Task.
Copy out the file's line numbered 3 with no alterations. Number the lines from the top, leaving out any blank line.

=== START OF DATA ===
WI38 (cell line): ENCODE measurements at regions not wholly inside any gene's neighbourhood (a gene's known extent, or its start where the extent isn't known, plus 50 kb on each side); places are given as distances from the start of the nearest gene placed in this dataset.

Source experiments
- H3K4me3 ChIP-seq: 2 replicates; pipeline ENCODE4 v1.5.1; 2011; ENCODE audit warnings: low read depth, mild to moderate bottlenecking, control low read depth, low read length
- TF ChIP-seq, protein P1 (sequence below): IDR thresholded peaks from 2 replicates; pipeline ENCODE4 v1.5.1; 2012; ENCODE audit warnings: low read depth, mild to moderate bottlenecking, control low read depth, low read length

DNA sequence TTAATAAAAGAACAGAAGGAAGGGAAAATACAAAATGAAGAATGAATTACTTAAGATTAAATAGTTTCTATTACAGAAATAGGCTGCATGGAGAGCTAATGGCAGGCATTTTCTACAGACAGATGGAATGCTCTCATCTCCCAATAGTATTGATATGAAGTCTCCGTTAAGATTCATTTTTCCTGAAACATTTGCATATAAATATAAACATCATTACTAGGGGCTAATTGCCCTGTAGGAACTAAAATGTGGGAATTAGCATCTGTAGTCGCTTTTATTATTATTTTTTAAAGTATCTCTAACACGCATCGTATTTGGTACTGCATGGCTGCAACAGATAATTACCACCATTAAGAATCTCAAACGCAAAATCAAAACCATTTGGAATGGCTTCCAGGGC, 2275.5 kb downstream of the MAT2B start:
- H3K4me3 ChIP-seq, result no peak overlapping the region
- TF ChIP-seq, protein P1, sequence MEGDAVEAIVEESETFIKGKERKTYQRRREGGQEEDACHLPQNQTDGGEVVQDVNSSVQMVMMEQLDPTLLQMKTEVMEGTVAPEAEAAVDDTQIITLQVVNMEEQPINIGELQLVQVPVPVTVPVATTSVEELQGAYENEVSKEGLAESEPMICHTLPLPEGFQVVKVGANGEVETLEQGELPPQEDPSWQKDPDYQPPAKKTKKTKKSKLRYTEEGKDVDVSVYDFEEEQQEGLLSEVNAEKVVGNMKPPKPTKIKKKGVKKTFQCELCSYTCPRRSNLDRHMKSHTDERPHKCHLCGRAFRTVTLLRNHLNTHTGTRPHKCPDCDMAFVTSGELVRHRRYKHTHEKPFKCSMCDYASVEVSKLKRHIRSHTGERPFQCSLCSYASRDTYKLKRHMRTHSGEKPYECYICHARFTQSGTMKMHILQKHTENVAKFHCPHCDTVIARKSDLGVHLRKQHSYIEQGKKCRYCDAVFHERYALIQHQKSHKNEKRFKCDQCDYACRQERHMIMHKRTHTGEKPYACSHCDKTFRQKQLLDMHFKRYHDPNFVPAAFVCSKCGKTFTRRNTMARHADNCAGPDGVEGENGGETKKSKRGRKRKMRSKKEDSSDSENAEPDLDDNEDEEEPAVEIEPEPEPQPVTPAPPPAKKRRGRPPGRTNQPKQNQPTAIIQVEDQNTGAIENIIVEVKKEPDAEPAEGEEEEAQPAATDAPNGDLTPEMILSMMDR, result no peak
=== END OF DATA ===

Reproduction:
- H3K4me3 ChIP-seq: 2 replicates; pipeline ENCODE4 v1.5.1; 2011; ENCODE audit warnings: low read depth, mild to moderate bottlenecking, control low read depth, low read length